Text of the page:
All students ready for college and career! That's the promise of Linked Learning. But for us to deliver on that promise requires fidelity to the "four pillars" of high quality pathways—challenging academics, demanding career and technical education, work-based learning, and personalized student supports. Implementing any of the four with high quality is difficult, but in many pathways, personalized student supports is the component most often underdeveloped or absent.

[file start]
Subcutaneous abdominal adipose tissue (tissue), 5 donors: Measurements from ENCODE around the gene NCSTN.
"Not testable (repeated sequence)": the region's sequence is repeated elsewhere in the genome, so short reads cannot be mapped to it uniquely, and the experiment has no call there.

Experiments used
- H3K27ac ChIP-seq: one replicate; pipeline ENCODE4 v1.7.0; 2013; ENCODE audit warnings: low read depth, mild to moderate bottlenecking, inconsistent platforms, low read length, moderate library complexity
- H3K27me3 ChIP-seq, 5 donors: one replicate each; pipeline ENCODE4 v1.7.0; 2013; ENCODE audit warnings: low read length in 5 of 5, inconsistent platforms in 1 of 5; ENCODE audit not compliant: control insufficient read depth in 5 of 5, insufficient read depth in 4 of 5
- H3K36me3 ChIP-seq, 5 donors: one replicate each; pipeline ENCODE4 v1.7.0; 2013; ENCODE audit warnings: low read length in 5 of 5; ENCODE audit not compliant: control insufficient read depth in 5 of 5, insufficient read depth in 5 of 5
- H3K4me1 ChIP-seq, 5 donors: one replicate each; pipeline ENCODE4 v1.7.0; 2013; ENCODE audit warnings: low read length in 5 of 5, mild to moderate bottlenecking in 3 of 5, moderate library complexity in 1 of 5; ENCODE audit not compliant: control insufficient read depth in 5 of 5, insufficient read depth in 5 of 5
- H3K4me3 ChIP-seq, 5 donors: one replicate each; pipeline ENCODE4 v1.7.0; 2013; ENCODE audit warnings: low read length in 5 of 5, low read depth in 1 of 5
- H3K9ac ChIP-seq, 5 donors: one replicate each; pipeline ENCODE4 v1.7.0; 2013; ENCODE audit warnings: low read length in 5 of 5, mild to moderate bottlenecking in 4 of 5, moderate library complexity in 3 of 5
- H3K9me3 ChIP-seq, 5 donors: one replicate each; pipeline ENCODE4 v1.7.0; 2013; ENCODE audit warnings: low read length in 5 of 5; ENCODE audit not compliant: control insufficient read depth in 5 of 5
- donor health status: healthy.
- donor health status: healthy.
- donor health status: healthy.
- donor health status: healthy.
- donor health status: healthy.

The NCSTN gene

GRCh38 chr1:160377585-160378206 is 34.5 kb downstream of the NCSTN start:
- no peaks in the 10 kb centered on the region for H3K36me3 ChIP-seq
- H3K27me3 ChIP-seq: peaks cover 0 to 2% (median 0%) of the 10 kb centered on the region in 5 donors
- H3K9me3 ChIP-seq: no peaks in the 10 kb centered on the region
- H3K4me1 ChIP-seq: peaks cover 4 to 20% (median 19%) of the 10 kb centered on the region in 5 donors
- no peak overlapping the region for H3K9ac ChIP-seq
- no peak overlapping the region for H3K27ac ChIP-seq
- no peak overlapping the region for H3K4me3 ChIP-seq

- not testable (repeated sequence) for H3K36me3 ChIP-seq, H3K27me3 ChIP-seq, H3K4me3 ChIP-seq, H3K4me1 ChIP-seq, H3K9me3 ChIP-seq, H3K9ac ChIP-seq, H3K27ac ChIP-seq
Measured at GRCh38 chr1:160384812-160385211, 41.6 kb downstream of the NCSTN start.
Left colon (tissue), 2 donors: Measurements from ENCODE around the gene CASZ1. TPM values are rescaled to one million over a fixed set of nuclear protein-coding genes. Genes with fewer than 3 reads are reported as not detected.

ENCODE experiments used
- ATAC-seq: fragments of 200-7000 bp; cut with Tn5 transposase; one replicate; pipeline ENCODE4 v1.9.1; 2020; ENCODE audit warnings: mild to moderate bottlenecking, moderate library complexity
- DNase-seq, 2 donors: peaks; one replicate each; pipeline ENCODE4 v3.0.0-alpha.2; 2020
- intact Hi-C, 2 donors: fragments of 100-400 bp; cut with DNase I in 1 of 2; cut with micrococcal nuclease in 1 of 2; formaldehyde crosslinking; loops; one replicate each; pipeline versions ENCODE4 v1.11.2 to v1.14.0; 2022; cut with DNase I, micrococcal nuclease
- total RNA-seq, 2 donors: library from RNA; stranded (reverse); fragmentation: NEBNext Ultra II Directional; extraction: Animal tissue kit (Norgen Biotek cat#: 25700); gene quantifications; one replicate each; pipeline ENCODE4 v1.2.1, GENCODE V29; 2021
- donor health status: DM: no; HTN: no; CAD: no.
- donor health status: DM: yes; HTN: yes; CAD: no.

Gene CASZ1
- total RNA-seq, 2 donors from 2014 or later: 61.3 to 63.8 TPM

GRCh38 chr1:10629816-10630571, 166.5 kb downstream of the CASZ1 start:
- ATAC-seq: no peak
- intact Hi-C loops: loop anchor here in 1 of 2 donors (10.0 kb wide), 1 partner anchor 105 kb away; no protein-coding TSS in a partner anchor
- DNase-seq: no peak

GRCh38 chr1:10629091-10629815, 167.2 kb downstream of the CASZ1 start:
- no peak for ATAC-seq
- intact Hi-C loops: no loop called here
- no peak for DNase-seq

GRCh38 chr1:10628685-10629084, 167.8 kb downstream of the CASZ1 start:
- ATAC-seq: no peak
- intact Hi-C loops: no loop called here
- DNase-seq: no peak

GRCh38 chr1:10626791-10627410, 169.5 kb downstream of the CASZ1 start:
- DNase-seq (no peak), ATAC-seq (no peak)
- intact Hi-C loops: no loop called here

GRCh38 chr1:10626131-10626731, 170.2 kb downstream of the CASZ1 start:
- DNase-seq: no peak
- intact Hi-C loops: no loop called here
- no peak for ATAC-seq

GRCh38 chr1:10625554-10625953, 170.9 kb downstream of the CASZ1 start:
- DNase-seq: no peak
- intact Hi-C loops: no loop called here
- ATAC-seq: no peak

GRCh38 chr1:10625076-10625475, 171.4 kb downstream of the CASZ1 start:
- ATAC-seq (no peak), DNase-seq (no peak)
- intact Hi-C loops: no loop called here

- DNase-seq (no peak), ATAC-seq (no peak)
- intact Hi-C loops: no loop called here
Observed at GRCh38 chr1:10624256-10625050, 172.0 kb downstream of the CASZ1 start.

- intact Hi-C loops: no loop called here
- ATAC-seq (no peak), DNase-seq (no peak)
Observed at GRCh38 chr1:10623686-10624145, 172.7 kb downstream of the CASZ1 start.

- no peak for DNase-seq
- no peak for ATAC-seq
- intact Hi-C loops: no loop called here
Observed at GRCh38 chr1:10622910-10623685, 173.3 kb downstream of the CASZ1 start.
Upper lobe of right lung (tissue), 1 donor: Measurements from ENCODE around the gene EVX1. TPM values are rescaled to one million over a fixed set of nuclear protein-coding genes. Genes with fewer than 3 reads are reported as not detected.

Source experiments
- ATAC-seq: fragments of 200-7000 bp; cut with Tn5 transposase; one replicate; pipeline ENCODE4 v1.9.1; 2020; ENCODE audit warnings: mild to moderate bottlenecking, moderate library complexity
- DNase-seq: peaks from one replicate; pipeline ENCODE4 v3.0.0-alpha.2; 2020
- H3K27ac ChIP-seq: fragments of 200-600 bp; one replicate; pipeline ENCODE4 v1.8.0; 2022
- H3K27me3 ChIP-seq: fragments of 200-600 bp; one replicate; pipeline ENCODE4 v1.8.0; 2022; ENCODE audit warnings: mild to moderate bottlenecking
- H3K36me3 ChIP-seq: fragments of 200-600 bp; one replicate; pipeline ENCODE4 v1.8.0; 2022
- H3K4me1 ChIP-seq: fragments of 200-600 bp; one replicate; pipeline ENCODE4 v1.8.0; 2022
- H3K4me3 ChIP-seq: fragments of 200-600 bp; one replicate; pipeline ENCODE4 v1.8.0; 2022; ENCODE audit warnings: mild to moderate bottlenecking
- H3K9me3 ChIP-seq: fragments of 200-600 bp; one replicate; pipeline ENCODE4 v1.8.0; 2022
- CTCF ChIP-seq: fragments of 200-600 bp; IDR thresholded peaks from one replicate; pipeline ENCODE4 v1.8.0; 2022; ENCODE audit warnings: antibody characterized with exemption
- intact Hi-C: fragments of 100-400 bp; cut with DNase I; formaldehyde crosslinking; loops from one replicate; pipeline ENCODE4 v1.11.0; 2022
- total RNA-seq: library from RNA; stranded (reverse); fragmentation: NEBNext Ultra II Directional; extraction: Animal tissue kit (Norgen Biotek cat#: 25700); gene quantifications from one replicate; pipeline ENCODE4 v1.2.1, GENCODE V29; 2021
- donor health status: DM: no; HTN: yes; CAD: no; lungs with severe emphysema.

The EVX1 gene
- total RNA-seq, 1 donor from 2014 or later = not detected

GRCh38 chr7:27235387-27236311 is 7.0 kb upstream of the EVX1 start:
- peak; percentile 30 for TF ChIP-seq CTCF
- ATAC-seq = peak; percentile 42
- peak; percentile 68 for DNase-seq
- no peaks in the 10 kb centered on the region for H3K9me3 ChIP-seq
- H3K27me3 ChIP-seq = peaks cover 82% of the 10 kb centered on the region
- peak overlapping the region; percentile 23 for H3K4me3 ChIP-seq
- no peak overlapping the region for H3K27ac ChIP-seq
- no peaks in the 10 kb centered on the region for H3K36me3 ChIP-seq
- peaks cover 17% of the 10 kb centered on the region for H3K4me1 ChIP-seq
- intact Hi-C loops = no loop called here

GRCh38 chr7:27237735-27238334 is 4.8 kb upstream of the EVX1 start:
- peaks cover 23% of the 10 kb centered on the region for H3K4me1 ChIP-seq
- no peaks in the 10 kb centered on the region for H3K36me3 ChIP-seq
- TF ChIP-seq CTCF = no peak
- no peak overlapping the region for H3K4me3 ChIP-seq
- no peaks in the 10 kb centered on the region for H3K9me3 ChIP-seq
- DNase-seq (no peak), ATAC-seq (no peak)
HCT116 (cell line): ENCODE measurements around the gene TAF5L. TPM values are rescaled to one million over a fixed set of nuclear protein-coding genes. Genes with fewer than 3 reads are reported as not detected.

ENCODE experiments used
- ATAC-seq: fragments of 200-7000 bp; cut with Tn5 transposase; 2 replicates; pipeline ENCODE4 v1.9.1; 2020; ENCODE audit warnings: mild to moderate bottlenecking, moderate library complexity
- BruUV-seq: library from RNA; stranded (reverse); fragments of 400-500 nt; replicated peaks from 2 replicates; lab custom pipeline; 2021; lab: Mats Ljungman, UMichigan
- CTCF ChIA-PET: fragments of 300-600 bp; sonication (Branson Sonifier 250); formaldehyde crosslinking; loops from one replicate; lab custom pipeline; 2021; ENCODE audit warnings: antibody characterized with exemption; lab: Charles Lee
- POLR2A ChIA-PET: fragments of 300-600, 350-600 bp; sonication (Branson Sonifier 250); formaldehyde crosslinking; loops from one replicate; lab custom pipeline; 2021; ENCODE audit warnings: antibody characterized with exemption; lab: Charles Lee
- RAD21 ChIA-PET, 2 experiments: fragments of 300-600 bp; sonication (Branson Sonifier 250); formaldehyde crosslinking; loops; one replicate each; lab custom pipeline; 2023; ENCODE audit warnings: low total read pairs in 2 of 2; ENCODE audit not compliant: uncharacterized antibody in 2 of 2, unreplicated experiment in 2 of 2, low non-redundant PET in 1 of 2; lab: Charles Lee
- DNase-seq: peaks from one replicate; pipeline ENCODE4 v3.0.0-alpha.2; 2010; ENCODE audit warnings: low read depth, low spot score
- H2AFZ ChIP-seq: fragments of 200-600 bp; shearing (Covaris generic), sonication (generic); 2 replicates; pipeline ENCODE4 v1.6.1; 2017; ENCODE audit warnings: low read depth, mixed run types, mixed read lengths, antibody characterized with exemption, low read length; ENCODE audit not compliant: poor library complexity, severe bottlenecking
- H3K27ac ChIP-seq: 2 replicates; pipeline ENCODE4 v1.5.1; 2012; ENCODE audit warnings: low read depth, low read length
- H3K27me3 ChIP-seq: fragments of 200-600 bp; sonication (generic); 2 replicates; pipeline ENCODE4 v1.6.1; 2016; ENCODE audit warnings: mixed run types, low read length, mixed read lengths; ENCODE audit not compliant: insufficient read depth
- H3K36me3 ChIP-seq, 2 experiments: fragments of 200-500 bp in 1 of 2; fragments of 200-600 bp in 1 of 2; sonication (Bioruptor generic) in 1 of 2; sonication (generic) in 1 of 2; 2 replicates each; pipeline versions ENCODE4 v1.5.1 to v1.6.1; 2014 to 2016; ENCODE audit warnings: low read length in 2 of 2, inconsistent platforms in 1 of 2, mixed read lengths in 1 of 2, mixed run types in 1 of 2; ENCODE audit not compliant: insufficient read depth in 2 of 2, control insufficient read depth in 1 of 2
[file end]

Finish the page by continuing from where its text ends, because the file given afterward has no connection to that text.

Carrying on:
So I welcome the new report, Equitable Access by Design. Published by Stanford’s John W. Gardner Center for Youth and Their Communities, the report was developed with the Center for Powerful Public Schools, the Annenberg Institute, ConnectEd, several Linked Learning districts, and community-based organizations.